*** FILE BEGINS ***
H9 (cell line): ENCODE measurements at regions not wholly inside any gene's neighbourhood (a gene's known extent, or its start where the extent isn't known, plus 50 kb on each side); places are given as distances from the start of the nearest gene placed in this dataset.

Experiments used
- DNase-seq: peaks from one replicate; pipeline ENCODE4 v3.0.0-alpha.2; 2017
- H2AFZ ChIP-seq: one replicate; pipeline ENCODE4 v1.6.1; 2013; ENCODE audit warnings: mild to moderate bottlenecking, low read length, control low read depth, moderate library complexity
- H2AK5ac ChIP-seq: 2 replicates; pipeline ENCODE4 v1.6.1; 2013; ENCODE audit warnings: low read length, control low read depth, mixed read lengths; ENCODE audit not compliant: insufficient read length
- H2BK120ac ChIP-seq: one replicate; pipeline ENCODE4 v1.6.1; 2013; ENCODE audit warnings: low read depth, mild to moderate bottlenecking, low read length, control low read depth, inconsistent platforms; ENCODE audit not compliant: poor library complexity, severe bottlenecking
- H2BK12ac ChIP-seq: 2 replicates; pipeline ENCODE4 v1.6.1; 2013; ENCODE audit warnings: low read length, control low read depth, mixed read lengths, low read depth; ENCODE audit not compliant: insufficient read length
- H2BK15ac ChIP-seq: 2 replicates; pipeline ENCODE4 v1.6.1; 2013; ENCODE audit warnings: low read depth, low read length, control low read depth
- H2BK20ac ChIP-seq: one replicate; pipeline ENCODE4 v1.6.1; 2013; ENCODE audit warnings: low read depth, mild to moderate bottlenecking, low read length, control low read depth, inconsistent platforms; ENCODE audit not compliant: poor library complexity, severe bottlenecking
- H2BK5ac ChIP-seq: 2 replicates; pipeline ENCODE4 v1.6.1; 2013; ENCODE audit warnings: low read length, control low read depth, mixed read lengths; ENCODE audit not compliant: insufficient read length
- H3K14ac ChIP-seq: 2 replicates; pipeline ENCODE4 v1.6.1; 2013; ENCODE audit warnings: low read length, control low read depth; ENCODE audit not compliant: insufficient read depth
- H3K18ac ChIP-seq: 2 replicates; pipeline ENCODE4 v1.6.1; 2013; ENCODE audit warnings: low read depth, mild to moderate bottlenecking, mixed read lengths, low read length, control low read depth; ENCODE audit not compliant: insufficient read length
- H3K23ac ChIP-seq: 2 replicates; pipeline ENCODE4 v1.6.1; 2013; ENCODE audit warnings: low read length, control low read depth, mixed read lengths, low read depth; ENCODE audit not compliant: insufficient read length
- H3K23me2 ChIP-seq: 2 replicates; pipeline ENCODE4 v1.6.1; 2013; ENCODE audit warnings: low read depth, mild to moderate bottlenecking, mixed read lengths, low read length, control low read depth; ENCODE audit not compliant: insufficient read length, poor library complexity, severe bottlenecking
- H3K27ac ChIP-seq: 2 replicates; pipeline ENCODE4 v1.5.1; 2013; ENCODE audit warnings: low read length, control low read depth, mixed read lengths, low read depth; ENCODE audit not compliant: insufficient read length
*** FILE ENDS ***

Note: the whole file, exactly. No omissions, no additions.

H9 (cell line): ENCODE measurements at regions not wholly inside any gene's neighbourhood (a gene's known extent, or its start where the extent isn't known, plus 50 kb on each side); places are given as distances from the start of the nearest gene placed in this dataset.

Experiments used
- DNase-seq: peaks from one replicate; pipeline ENCODE4 v3.0.0-alpha.2; 2017
- H2AFZ ChIP-seq: one replicate; pipeline ENCODE4 v1.6.1; 2013; ENCODE audit warnings: mild to moderate bottlenecking, low read length, control low read depth, moderate library complexity
- H2AK5ac ChIP-seq: 2 replicates; pipeline ENCODE4 v1.6.1; 2013; ENCODE audit warnings: low read length, control low read depth, mixed read lengths; ENCODE audit not compliant: insufficient read length
- H2BK120ac ChIP-seq: one replicate; pipeline ENCODE4 v1.6.1; 2013; ENCODE audit warnings: low read depth, mild to moderate bottlenecking, low read length, control low read depth, inconsistent platforms; ENCODE audit not compliant: poor library complexity, severe bottlenecking
- H2BK12ac ChIP-seq: 2 replicates; pipeline ENCODE4 v1.6.1; 2013; ENCODE audit warnings: low read length, control low read depth, mixed read lengths, low read depth; ENCODE audit not compliant: insufficient read length
- H2BK15ac ChIP-seq: 2 replicates; pipeline ENCODE4 v1.6.1; 2013; ENCODE audit warnings: low read depth, low read length, control low read depth
- H2BK20ac ChIP-seq: one replicate; pipeline ENCODE4 v1.6.1; 2013; ENCODE audit warnings: low read depth, mild to moderate bottlenecking, low read length, control low read depth, inconsistent platforms; ENCODE audit not compliant: poor library complexity, severe bottlenecking
- H2BK5ac ChIP-seq: 2 replicates; pipeline ENCODE4 v1.6.1; 2013; ENCODE audit warnings: low read length, control low read depth, mixed read lengths; ENCODE audit not compliant: insufficient read length
- H3K14ac ChIP-seq: 2 replicates; pipeline ENCODE4 v1.6.1; 2013; ENCODE audit warnings: low read length, control low read depth; ENCODE audit not compliant: insufficient read depth
- H3K18ac ChIP-seq: 2 replicates; pipeline ENCODE4 v1.6.1; 2013; ENCODE audit warnings: low read depth, mild to moderate bottlenecking, mixed read lengths, low read length, control low read depth; ENCODE audit not compliant: insufficient read length
- H3K23ac ChIP-seq: 2 replicates; pipeline ENCODE4 v1.6.1; 2013; ENCODE audit warnings: low read length, control low read depth, mixed read lengths, low read depth; ENCODE audit not compliant: insufficient read length
- H3K23me2 ChIP-seq: 2 replicates; pipeline ENCODE4 v1.6.1; 2013; ENCODE audit warnings: low read depth, mild to moderate bottlenecking, mixed read lengths, low read length, control low read depth; ENCODE audit not compliant: insufficient read length, poor library complexity, severe bottlenecking
- H3K27ac ChIP-seq: 2 replicates; pipeline ENCODE4 v1.5.1; 2013; ENCODE audit warnings: low read length, control low read depth, mixed read lengths, low read depth; ENCODE audit not compliant: insufficient read length